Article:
Sometimes, a year in music is defined by discovery. You find a new band you love. Some artist you never heard of before inspires you to check out their entire back catalog. It’s great. Other years, though, are defined by musicians drifting away. We gain fandom, but we also lose it. To me, 2011 is a year defined by artists getting further and further in my rearview. Maybe that’s because it’s arguably the least-impressive year of music in the last 10-15 years. Or perhaps its realizing I no longer had any interest in two of my previous favorite bands. It’s a two-fer this week as I write about Bright Eyes’ The People’s Key and Radiohead’s The King of Limbs.
In high school, and at the beginning of college, Bright Eyes was my favorite band. I loved the work of Conor Oberst. It really struck me as a teenager. I bought Digital Ash in a Digital Urn and I’m Wide Awake, It’s Morning the day they both came out, which happened to be the same day. I had listened to them both in their entirety before I ever got home. I literally parked my car at a Meijer to listen. Man, they were so good to me. Now, though, they are probably the only two Bright Eyes albums I think are good.
I think the key phrase in that last paragraph is “as a teenager.” As I grew up the early Bright Eyes stuff resonated with me less. Then, Oberst released Cassadaga in 2007. I didn’t like it at all. Now I was finding his work too pretentious. I’ll be honest, I’ve never listened to The People’s Key. I completely skipped it. After Oberst and Phoebe Bridgers joined forces for Better Oblivion Community Center, which I really enjoyed, I gave the Bright Eyes album in 2020 with the obnoxiously long and pretentious name a shot. It was pretty good. I have no intention of every listening to any of those songs again.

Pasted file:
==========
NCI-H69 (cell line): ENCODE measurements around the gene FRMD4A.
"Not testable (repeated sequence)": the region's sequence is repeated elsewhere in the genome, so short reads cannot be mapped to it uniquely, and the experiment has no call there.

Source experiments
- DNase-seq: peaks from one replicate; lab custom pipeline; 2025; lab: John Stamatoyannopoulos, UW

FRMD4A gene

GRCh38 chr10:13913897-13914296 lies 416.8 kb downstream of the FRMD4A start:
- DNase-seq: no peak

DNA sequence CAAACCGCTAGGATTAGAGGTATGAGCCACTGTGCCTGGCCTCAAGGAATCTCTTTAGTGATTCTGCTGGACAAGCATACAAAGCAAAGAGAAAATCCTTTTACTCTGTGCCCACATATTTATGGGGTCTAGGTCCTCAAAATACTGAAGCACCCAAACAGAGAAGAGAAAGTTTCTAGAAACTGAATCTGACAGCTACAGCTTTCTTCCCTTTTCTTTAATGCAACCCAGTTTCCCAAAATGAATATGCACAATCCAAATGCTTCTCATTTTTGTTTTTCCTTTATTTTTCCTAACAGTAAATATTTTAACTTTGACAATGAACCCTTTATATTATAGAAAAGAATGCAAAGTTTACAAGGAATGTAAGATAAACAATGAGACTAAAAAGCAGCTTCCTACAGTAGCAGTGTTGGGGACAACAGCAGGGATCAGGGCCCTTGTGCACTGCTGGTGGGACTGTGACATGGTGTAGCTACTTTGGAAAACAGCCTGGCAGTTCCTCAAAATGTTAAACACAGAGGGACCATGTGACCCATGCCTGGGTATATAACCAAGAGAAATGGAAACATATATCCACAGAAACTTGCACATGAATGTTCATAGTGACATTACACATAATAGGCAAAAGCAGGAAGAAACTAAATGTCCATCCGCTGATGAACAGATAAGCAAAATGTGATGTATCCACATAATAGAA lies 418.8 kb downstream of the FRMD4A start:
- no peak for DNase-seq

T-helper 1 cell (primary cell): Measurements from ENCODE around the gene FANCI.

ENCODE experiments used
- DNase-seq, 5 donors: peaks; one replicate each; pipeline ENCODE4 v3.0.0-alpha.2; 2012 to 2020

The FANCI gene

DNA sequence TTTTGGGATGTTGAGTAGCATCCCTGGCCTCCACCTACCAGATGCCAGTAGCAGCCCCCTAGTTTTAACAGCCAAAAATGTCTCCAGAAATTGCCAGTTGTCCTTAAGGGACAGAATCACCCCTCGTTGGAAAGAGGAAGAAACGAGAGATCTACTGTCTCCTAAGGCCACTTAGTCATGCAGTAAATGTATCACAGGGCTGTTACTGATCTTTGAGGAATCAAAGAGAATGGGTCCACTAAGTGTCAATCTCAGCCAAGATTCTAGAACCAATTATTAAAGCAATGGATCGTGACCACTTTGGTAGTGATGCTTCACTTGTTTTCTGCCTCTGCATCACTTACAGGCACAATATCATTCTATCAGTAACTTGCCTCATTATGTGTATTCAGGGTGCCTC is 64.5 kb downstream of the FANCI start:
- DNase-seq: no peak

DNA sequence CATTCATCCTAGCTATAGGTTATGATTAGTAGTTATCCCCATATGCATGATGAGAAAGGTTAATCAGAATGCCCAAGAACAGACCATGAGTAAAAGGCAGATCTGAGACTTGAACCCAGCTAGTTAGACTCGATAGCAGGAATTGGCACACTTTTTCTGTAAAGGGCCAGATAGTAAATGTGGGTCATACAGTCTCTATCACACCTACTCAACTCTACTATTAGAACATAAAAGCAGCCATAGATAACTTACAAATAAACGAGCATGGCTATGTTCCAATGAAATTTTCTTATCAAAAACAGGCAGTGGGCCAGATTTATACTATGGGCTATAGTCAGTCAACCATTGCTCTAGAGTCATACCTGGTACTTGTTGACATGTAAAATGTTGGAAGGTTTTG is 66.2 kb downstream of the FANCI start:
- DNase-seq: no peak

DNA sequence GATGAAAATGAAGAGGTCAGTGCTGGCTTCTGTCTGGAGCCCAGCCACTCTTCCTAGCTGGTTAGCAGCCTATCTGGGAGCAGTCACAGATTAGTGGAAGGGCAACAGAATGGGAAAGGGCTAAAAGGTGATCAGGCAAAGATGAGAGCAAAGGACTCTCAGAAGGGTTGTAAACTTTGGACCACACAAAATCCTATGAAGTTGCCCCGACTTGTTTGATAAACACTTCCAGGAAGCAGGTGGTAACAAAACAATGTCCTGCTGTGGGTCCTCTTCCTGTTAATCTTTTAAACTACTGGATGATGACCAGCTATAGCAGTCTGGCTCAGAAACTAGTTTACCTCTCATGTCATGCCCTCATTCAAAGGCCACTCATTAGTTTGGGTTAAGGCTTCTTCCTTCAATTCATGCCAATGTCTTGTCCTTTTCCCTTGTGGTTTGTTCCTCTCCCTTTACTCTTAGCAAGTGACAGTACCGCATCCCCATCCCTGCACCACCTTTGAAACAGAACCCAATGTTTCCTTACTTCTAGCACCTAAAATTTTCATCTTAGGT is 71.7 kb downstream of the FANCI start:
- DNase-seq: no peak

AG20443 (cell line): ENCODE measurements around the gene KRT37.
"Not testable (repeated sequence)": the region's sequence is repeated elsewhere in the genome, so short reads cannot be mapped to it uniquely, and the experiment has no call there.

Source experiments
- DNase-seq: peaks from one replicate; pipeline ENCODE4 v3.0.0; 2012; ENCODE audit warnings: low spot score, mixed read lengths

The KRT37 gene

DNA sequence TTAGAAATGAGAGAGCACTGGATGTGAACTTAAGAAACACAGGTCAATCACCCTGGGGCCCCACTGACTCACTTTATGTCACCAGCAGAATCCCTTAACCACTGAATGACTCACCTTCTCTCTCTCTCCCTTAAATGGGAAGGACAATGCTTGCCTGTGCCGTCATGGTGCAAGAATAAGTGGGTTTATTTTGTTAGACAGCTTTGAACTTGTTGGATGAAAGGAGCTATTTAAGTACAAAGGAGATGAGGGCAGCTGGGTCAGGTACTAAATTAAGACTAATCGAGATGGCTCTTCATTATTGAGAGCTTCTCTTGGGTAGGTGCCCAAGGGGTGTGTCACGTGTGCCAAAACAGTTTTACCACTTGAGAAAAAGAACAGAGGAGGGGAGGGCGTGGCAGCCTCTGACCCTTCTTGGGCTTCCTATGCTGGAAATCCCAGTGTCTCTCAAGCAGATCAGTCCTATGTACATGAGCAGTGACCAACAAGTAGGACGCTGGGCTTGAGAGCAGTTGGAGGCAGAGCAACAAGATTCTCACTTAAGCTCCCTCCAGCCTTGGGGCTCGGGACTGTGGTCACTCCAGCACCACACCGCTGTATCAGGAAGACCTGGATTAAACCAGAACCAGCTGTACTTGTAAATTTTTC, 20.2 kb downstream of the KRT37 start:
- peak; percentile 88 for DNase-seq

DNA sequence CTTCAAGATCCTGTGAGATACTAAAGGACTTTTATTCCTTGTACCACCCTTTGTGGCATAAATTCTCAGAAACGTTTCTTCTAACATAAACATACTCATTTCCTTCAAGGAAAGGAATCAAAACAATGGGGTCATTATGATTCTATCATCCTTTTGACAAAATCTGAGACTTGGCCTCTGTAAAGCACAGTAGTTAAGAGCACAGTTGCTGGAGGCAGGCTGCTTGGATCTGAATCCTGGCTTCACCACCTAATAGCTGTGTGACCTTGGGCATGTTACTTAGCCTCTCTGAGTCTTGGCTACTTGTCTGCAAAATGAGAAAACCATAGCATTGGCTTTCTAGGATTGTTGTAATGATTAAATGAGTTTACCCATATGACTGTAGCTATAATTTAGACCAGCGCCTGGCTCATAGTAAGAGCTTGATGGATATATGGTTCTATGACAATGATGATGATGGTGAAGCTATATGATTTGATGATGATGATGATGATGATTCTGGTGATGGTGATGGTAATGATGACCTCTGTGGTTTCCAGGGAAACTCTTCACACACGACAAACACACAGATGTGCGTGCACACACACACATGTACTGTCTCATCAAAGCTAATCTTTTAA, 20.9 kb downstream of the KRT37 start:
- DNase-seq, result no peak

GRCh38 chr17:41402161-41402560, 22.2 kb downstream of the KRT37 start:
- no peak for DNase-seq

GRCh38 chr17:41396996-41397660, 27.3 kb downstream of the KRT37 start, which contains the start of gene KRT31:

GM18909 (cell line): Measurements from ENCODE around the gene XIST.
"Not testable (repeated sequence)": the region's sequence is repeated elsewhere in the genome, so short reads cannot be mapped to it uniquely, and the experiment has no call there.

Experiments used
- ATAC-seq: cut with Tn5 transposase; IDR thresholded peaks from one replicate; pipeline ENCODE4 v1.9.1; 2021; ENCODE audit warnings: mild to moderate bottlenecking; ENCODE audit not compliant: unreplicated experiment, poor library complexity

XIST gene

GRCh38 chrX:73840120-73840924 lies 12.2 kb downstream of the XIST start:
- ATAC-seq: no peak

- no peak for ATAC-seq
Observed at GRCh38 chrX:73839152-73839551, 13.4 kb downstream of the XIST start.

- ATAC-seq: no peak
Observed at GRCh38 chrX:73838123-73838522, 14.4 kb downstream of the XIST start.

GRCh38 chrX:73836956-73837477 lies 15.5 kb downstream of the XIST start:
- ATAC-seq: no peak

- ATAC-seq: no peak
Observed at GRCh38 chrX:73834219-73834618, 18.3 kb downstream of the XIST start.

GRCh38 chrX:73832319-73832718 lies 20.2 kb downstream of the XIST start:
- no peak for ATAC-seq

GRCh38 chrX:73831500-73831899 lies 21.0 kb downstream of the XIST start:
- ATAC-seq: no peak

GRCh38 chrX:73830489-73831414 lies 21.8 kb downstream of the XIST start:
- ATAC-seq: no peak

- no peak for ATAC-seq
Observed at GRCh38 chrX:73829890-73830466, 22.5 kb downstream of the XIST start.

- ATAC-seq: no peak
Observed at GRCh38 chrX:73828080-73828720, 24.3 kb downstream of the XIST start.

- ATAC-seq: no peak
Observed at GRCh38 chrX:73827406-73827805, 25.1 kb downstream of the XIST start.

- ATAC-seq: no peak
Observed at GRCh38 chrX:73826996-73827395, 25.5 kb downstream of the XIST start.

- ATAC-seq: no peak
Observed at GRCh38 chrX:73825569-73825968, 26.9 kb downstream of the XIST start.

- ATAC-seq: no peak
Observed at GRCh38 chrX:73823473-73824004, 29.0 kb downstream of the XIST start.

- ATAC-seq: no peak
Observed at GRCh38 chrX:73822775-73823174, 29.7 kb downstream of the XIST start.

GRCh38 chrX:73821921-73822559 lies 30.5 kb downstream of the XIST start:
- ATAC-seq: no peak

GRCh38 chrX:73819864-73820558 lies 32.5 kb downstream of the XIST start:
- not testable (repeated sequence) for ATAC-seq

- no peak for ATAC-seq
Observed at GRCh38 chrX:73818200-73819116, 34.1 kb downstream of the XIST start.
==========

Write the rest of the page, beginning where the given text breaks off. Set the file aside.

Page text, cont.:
Radiohead was also one of my favorites in high school and college. OK Computer is great Kid A is great. I had In Rainbows on repeat in my car in college. I had downloaded it based on their “pay what you want” plan and I paid nothing because I was like 20 and also like I said I was in college. Maybe I gave them five bucks? I’ll be generous to myself and say I gave them five bucks.
Of course, In Rainbows was part of Radiohead’s drifting from being a rock band to making ethereal, digital music. The King of Limbs went all the way there. I couldn’t get into it. It was too hard to grab a hold of. It was OK, but nothing more. Then, when A Moon Shaped Pool came out, I didn’t listen to the entire thing. I heard a couple songs and I was find with that. Radiohead had gone too far from being the band I really enjoyed.
Sure, I’ve changed since I was a teenager, but in 2011 – when I was in my early twenties – Bright Eyes and Radiohead had changed as well. I feel like I changed for the better. I can’t say the same for these two bands.